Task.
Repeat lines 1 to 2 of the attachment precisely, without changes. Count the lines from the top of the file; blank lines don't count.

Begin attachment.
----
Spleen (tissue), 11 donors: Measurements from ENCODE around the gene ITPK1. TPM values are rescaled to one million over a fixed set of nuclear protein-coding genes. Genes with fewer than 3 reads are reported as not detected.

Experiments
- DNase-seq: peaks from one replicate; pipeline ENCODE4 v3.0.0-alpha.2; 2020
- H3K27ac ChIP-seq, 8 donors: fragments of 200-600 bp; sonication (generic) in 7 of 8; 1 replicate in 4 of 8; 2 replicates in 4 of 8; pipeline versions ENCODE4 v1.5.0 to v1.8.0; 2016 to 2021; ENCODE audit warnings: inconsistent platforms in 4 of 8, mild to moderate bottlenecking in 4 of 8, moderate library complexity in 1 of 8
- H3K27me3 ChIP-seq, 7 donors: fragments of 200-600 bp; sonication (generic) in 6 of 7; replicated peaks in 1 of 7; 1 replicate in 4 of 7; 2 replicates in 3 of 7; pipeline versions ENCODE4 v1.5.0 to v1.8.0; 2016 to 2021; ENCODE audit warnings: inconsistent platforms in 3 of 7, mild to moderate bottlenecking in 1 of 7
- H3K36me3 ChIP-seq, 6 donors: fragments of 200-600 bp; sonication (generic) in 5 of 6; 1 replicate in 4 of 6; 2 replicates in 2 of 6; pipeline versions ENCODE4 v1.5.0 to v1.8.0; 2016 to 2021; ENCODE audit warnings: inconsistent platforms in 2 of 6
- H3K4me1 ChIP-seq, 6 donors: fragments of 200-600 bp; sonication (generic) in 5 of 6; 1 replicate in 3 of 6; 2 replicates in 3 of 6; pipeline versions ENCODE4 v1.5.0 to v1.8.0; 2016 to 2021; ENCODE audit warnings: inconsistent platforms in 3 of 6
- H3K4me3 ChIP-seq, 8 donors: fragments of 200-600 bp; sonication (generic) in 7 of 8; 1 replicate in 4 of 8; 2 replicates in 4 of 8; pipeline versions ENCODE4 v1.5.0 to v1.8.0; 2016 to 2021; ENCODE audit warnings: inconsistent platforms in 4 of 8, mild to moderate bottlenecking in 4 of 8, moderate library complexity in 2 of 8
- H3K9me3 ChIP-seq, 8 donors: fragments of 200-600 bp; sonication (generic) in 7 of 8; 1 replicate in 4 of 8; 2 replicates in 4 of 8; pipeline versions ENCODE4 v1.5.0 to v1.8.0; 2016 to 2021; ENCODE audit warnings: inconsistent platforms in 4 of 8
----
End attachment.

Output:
Spleen (tissue), 11 donors: Measurements from ENCODE around the gene ITPK1. TPM values are rescaled to one million over a fixed set of nuclear protein-coding genes. Genes with fewer than 3 reads are reported as not detected.

Experiments